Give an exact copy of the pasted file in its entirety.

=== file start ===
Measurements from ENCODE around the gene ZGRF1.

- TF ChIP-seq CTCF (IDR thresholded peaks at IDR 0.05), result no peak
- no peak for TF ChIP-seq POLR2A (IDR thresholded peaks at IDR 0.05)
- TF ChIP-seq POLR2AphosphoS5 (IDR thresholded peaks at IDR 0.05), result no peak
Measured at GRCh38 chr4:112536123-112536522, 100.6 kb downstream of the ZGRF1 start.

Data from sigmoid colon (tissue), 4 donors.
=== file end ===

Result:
Measurements from ENCODE around the gene ZGRF1.

- TF ChIP-seq CTCF (IDR thresholded peaks at IDR 0.05), result no peak
- no peak for TF ChIP-seq POLR2A (IDR thresholded peaks at IDR 0.05)
- TF ChIP-seq POLR2AphosphoS5 (IDR thresholded peaks at IDR 0.05), result no peak
Measured at GRCh38 chr4:112536123-112536522, 100.6 kb downstream of the ZGRF1 start.

Data from sigmoid colon (tissue), 4 donors.